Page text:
In 2010 I learned mucho from our Yellowstone and Grand Teton National Park adventure when the girls were only 8. You can take them on hikes and push them physically, but you have to have your share of rewards planned and fun experiences as well. You also MUST involve them in the planning process. Take out a map and show them where you’re going. Research, research and research and then plan out fun activities just for kids sprinkled into your more adult interests. So when we embarked on our California adventure to visit Sequoia National Park and Yosemite- I was much better prepared than the previous year. For starters, we initiated the trip in a major city (San Francisco in this case) for two days and focused on very kid-friendly outings: visiting the Wharf, enjoying ice cream (and mucho chocolate!) at Ghiradellis, a dinner adventure to China town and letting them shop for a terrific stuffed animal (their favorite thing on earth) that will accompany them throughout the trip. Funny thing about this age is that they’re not little children that you can completely control and they’re not teens either- hence the term “tween”. But to many Latina moms, this isn’t such a clear understanding because our mothers and ‘Abuelas’ engrained in our minds that you must keep your children ‘babies’ for as long as possible! So I use vacations as my bonding time to try and keep them little while allowing them to express themselves and learn new things as well.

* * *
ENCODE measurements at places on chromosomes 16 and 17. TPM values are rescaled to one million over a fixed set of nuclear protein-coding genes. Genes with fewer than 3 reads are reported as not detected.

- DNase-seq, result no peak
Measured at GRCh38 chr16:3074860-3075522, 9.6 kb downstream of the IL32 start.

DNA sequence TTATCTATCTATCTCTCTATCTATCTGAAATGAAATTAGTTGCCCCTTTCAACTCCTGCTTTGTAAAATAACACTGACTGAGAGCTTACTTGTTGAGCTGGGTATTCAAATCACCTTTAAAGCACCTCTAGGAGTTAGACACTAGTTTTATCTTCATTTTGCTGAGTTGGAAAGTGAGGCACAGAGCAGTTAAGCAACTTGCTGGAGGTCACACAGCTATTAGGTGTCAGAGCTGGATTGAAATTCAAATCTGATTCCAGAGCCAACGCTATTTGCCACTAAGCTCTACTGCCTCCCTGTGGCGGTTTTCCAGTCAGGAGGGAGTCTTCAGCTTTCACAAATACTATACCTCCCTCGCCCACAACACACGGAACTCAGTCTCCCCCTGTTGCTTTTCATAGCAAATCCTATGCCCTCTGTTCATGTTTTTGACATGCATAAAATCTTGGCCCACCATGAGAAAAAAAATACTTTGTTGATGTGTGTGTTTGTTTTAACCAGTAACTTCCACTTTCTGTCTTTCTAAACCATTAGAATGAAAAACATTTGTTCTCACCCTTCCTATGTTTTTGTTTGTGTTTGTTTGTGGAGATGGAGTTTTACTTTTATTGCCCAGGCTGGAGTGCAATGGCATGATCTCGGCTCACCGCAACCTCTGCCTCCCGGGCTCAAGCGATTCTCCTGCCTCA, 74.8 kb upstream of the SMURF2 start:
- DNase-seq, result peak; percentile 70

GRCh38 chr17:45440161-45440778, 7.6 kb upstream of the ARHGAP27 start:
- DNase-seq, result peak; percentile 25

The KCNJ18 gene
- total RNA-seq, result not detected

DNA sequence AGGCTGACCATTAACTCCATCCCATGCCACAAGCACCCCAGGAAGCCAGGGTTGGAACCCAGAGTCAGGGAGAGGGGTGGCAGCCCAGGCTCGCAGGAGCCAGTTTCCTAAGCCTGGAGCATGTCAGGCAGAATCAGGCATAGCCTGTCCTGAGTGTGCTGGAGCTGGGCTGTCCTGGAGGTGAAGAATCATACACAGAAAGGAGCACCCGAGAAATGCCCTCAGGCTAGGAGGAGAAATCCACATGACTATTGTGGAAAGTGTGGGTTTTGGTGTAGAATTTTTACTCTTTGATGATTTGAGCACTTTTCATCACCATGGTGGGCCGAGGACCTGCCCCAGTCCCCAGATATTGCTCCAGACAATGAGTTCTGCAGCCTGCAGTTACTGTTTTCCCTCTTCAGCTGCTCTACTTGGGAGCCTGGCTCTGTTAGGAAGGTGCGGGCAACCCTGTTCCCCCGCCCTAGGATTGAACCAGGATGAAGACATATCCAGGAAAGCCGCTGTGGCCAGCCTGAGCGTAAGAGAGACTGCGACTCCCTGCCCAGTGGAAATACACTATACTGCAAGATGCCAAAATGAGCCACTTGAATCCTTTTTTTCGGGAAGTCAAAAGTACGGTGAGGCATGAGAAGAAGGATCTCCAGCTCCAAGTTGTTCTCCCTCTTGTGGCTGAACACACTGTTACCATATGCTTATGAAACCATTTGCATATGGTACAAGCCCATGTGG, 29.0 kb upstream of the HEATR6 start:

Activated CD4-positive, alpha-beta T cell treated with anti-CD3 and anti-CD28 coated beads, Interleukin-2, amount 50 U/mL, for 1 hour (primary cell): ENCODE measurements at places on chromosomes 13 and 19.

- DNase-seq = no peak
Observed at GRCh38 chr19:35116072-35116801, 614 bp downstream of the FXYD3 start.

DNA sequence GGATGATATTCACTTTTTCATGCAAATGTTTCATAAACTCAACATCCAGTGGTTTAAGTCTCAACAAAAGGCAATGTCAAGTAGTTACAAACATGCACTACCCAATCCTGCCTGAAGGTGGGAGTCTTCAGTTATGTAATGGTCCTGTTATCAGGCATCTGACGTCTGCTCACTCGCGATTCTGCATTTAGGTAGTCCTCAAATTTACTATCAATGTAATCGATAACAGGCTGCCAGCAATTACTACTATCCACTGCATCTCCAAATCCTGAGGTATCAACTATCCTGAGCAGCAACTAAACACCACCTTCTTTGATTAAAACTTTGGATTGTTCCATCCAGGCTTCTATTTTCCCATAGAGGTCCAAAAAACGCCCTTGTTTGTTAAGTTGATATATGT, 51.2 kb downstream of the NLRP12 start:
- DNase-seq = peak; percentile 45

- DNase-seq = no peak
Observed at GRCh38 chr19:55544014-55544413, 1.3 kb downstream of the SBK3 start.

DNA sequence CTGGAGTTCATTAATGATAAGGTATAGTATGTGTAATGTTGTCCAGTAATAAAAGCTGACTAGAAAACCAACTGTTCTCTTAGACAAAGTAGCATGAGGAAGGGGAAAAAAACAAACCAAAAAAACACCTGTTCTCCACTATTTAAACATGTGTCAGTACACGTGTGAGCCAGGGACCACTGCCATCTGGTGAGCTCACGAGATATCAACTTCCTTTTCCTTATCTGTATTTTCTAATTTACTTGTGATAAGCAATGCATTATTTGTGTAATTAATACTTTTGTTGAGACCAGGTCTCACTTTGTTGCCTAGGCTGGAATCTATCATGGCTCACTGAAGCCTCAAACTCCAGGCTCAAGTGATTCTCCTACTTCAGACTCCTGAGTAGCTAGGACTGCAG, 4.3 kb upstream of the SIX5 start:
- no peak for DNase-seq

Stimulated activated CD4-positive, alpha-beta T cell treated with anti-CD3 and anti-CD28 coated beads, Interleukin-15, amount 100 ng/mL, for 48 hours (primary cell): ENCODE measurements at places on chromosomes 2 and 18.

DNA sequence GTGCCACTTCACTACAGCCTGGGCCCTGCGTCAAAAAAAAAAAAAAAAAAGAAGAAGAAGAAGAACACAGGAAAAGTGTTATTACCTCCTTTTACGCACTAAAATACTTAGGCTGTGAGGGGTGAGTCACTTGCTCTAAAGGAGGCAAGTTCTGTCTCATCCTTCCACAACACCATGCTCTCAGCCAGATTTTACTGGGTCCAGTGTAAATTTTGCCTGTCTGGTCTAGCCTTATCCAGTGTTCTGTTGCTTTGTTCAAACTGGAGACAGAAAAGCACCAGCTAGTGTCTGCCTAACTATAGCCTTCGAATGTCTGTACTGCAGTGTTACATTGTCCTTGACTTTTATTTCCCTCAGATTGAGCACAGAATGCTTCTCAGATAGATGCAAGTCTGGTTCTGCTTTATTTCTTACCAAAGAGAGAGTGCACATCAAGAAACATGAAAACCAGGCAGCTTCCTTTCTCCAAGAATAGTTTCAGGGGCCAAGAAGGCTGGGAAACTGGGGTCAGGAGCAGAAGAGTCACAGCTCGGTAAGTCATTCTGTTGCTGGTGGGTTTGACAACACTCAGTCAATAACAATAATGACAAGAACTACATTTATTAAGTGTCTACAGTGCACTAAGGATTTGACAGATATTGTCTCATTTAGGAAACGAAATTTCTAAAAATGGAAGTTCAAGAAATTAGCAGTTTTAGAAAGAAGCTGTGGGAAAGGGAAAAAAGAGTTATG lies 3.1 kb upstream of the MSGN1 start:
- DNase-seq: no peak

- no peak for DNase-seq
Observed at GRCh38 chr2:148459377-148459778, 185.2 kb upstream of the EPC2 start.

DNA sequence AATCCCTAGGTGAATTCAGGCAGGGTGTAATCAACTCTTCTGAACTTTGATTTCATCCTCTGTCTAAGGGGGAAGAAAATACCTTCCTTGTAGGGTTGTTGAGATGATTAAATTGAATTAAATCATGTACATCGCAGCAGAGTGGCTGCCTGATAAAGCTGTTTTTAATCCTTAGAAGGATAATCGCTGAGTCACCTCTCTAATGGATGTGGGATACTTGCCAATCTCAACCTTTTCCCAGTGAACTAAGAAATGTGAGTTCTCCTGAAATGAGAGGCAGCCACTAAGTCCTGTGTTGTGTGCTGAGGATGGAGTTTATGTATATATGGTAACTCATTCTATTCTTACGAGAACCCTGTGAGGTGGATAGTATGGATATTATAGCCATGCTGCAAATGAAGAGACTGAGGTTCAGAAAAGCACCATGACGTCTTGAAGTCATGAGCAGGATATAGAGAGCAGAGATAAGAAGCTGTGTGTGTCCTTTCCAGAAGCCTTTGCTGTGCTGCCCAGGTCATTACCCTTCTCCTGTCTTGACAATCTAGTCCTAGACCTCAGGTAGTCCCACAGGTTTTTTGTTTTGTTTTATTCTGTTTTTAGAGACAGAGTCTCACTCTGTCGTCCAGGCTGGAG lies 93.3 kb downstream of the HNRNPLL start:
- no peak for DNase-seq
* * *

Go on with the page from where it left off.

After San Francisco we moved on to the “park series” of our California adventure- the moment where we shift from an easier city situation to maintaining them entertained and physically active… NO ES FACIL!!! The occasional bribe for ice cream and potentially another stuffed animal does help- but I’m trying to get them to WANT to go on these excursions. I must be loca! So I compromise with my husband- we work together to choose hikes and climbs that are manageable for the kids while interesting for us. The National Park Foundation offers some terrific ranger programs at the parks that help you achieve this balance. The Junior Ranger program and certification where they earn a patch after completing a booklet is fantastic and more importantly- age appropriate. So our first few days in Sequoia National Park were about completing the project, climbing, listening to some nice Ranger talks but also about play time and rest time. I asked my girls along the way “what would you like to do?” and often I had planned our days with a balance on both sides. I don’t always win – like when they just break down and whine – but overall my husband and I introduced them to an amazing natural world that hopefully will open their imaginations and minds to new experiences. Along the way we call our “Abuelos”- give them daily updates and try to continue speaking some Español so we don’t’ forget everything! While I enjoy theme parks and organized entertainment, I truly have seen the value in exposing our children to ‘all things natural’ at this early age. We hope that our tweens will remember this time fondly and continue on a path of exploration and adventure.